In part 4 of Dr. Peter Coleman's and Dr. Banimahd's interview, they discuss how you can detox off opioids with naltrexone as medication-assisted treatment (MAT) versus using Suboxone.

Have you missed part 3? You can catch up on patient selection for The Coleman Method here.

Explore the recap of Dr. Peter Coleman’s YouTube video, “Dr. B interviews Dr. Coleman about the Coleman Method for Opioid Detox and Naltrexone MAThere.

Essential Differences Between Suboxone and Naltrexone Therapy for People Addicted to Opioids

Dr. Peter Coleman

So people have to know that. So we are recommending everybody stay on naltrexone MAT for at least a year. Some people aren't ready for that level of commitment to their recovery. They don't want to stop that much. They just don't want the craziness of the heroin.

They're better off, but they don't want to stop completely. They want to keep the options open to still do a little cocaine on the weekends or do some ecstasy here and there or still smoke pot or still drink on the weekends and stuff.

Those aren't excellent candidates for naltrexone MAT.

They're better for Suboxone because if they mess up, or when they mess up, and a lot of people even plan it, they're not going to die of an overdose. They're going to be able to get back on the Suboxone.

You see patients that I'm treating with Suboxone. They'll take the Suboxone, and then they'll use heroin on the weekends. Then, they'll stop for a day or two, so they can still get high again.

More like this: Important Differences Between Suboxone and Naltrexone Therapy for People Addicted to Opioids

Dr. Banimahd

Sure.

Dr. Peter Coleman

Those aren't good candidates for naltrexone. So, they're better off staying on this Suboxone until they grow up a little bit and realize what they want out of life. They want to be happy. They want to be stable. They want to have people who love them, and they want to feel good about themselves. Suboxone can help people grow like that if they stay with it. And then they're good candidates to switch to naltrexone.

So that's a big part of our business now is getting people along their recovery journey; they've maybe used methadone for a few years or Suboxone for a while, and now they're ready to give it all up and just be on naltrexone. So that's kind of where I see it.

More like this: Switching from Suboxone® to Naltrexone

Patient Success Story - Getting off Methadone

Dr. Banimahd

I try to follow your patients, the ones that I did a procedure on, as much as I can. And some of the most beautiful success stories I've had is guys being on years of methadone, and you should see the text I get that one of them, his father had me call in and leave a message on his birthday.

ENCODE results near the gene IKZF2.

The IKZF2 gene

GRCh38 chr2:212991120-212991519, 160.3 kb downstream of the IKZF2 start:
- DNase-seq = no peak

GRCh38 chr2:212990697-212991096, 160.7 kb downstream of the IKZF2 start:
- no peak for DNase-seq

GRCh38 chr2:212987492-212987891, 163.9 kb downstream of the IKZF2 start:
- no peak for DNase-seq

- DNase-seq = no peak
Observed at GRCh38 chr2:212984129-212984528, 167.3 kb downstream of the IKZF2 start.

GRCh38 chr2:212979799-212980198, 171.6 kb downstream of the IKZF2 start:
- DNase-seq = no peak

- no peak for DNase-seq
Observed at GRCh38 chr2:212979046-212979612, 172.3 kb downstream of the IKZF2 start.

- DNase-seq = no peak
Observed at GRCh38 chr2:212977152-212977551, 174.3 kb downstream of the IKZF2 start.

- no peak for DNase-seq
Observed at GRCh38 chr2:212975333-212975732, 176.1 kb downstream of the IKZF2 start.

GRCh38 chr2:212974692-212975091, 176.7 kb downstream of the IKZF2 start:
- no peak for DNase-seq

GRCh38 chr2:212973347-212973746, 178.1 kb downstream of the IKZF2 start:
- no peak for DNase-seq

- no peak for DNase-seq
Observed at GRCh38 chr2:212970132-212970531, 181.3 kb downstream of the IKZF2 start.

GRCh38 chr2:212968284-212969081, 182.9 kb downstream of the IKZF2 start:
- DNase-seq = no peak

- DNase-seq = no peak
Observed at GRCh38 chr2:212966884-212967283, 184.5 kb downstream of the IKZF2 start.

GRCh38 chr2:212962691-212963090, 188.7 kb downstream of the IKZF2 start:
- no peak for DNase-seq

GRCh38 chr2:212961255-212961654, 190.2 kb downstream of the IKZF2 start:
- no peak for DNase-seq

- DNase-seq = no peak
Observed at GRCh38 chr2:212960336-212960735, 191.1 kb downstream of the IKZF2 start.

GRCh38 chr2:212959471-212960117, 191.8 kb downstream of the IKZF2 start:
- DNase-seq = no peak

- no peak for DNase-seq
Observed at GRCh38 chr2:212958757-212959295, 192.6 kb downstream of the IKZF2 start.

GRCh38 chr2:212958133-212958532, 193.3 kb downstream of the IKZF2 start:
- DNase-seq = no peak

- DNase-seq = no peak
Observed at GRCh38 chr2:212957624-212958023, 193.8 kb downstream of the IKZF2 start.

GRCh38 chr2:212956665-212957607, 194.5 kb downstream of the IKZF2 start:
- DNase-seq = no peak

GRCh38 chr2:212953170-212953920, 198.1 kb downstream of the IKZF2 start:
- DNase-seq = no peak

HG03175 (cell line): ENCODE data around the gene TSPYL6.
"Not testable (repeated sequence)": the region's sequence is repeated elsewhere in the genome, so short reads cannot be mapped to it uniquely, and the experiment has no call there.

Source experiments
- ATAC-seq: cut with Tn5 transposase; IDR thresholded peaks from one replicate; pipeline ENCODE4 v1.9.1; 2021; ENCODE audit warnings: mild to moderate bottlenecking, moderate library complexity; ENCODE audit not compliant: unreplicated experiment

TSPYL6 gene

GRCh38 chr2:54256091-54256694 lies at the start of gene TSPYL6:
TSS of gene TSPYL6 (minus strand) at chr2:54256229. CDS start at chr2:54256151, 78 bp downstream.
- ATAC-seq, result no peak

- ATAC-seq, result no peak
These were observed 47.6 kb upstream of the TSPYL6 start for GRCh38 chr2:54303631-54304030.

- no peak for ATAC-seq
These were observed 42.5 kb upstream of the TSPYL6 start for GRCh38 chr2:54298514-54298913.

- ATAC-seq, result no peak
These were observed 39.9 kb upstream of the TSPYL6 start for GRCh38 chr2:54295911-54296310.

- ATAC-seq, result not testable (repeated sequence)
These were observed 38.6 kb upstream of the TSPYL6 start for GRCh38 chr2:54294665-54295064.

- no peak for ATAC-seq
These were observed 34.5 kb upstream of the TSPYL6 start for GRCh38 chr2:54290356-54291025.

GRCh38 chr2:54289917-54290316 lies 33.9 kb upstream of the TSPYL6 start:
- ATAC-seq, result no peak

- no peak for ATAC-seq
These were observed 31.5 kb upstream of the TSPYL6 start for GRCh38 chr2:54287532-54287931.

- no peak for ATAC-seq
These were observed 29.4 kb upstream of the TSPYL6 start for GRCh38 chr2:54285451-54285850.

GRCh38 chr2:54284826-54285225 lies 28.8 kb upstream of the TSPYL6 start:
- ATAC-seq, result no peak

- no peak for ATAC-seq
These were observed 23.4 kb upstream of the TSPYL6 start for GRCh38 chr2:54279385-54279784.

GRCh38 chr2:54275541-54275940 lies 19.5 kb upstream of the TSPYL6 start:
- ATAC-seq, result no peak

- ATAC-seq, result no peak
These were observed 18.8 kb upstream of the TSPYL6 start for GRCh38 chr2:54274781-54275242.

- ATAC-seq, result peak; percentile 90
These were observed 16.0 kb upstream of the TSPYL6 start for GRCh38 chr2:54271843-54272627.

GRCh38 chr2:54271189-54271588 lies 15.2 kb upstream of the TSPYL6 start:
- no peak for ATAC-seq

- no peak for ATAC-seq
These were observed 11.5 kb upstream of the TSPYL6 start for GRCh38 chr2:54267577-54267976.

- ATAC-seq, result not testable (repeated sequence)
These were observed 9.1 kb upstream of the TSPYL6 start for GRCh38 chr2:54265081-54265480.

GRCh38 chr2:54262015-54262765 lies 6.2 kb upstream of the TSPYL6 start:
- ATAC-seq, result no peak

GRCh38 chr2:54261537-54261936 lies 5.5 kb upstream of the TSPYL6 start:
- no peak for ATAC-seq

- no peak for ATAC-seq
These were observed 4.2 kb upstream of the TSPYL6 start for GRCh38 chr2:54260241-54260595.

More like this: Overcoming the Fear of Stopping Methadone

Dr. Peter Coleman

Right. Right.

Dr. Banimahd

And the surprise was calling him in, but I've had three of your clients that have been long-term methadone users.

Dr. Peter Coleman

Has now switched to naltrexone.

Dr. Banimahd

And one of them we're going on over a year. Another one we're on four to five months. Another one we're in seven, eight months. They're doing wonderfully.

Dr. Peter Coleman

Yeah. It's very gratifying. Those are good candidates. They have stability on methadone, and now they don't need it. What we do with our accelerated detoxes, we can get the methadone out in eight days instead of having to wean down over 18 months, which is what usually happens. And frankly, most people fail. They try weaning down, and then it's just too painful. So they go back up, and yeah.

Using Suboxone

Dr. Banimahd

Because it's such a topic of controversy in North America, at least you are not against Suboxone or that kind of medication?

More like this: A Monthly Suboxone Injection?

Dr. Peter Coleman

Not at all. No, I think it's all about patient selection.

Dr. Banimahd

Exactly.


UNDERSTANDING ACCELERATED OPIOID DETOX


Meeting Patients Where They Are At

Dr. Peter Coleman

You need to meet the patient where they're at. No different than any other medical disease we treat. If you've got a person with diabetes, you've got to figure this a person who's good for insulin. Some people only need diet and exercise, and that's all they need. So you've got to tailor. Same with cancer treatment. Or any treatment.

More like this: Restoring Hope: The Gift of Detox

Dr. Banimahd

Good.

Dr. Peter Coleman

Yeah.

Dr. Banimahd

I agree 100%, and you mentioned something I often say, "meet the patient where they're at."

And for me, that's an expression of harm reduction. As you said, you meet them where they're at, the guy that's using.

I, myself, don't turn, and a lot of practices in town, if you test, I don't use the word dirty, I use positive for urine, if you test positive for urine, you're fired from the practice.

Dr. Peter Coleman

Right.

Dr. Banimahd

I do not do that.

Dr. Peter Coleman

Sure.

Dr. Banimahd

It's just now you have to see me every week. And I like that. I noticed you said, “meet the patient where they're at."

Dr. Peter Coleman

Yeah.

Conclusion

Stay tuned for Part 5 of Dr. Banimahd and Dr. Peter Coleman’s interview on the Coleman Institute’s Facebook and Twitter.



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